- Allow the venison to come to room temperature before cooking.
- Remove the packaging, use a paper towel to absorb any excess moisture. Cover the venison and wait for at least 10 minutes before cooking. This allows the venison to cook evenly, producing succulent results.
- Season just before you cook.
- Season with plenty of salt and freshly ground pepper just before cooking. Salt helps bring the moisture to the surface of the meat, but if you season too early the venison will dry out.
- Start with a hot pan, plate or grill.
- You can sear your venison restaurant-style, using a small amount of cooking oil or butter in a hot pan over high heat (8/10). Ensure your cooking surface is nice and hot before starting, your meat should always sizzle when it touches the pan, hot plate or grill.
- Sear on all sides to lock in the moisture.
- Venison is exceptionally lean and tender, so only needs the bare minimum of cooking. Sear for 40 seconds on the largest side, then flip and sear for another 40 seconds. Sear for 10 seconds on each of the remaining sides, then baste in butter or oil for a further 20 seconds. Make sure the meat is seared on all sides to lock in those flavourful juices. If you are using a grill, sear the meat for one minute per side followed by 15 seconds around the edges.
- Finish in the oven for optimum tenderness.
- After searing and basting your venison fillet, pop it in the oven and roast for 10 minutes at 180 degrees celsius. Flip the fillet after 5 minutes to ensure even cooking throughout the meat. If you are using a BBQ, place your venison on a rack, or off to the side (away from the heat) and close the lid. Keep the BBQ on so the internal temperature remains nice and hot. After roasting the fillet for 10 minutes, remove and check the internal temperature with a meat thermometer - cook to 52-55 degrees Celcius (135F) for rare-medium rare.
- Let it rest.
- It might be hard to resist cutting into your venison straight away, but this is a mistake. Allowing the venison to rest gives time for the juices to transfer throughout the meat, resulting in venison that is juicy and tender. Loosely cover the meat with tin foil and rest for at least 8 minutes - you can rest for longer if convenient, don't worry your venison will still taste delicious - if it cools off simply flash fry over high heat for 20 seconds before serving. Avoid cutting the surface of the meat at any stage during the cooking process, as it will result in loss of moisture and tenderness.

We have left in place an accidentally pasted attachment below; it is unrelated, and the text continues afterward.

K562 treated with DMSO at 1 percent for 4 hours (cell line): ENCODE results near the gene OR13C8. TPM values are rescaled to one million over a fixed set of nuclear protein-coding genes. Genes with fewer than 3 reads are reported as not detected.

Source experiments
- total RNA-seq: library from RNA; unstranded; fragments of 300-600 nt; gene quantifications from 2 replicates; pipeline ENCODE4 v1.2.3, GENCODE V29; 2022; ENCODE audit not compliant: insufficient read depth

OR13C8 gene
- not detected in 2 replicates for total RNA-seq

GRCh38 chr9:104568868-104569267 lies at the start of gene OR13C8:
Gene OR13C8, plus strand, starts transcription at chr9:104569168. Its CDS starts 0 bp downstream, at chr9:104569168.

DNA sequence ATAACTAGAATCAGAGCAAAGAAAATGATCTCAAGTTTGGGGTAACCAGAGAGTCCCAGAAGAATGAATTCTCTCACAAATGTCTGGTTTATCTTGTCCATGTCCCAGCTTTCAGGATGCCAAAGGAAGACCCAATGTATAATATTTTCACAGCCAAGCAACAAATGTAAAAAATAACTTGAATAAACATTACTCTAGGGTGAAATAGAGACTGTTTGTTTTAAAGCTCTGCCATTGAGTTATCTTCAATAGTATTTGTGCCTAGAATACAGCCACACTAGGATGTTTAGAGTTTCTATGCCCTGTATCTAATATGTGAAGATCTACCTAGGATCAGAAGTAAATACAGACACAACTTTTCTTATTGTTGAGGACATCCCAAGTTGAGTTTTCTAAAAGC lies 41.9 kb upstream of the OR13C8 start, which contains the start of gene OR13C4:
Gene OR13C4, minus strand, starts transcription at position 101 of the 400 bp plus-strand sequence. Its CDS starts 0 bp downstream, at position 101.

Enjoy our succulent venison bistro fillets with your favourite sauce or jus. Hot tip - the juices left in the pan are full of flavour and make a great base for a jus or dipping sauce.
|Cook Time (rare)
|Pan fry or BBQ
|Cook at high heat, for one minute each side per cm of thickness. Baste for 20 seconds, then cover and rest for 6-8 minutes.
|Striploin & Shortloin
|Sear, then oven roast at a moderate temperature
|Sear on all sides. Baste for 30 seconds, then oven roast at 180˚C for 15 minutes per 500g
|Patties, meatballs & sausages
|Cook at medium-high heat until medium rare. Optimum internal temperature is 70˚C
Seasoning...when done properly, it can make all the difference. When done improperly, it can spoil the taste and texture of even the most premium cuts. Here's a few tips to make sure you give your venison the love and care it deserves:
1. When should I season my venison?
You have two options here - you can season your venison 1 hour before cooking, or right before you put it on the grill. Whatever you do, don't season between 3 and 40 minutes before cooking, and here's why:
When you season venison, it draws moisture from the meat through the process of osmosis. It takes at least 40 minutes for these juices to reabsorb into the meat, along with the delicious saltiness from your seasoning. If you cook the meat before the juices are allowed to reabsorb, it will turn dry and tough. As rule of thumb you want to allow about 1 hour per 500g of meat, so if you are cooking a 1kg roast, you want to season 2 hours before cooking. If you are grilling a 250g steak, season 40 minutes prior to grilling. If you don't have time to season the meat in advance, season generously right before grilling to ensure optimum flavour and tenderness.
2. What seasoning should I use?
New Zealand Farmed Venison is naturally rich and flavoursome, so it's best to keep your seasoning simple. Generously apply a little oil, salt and pepper to all surfaces of the meat - this will help achieve that crispy exterior when grilling. That's really all you need, but if you want to jazz it up a little you can add some fresh thyme, sage or rosemary to the grill when cooking.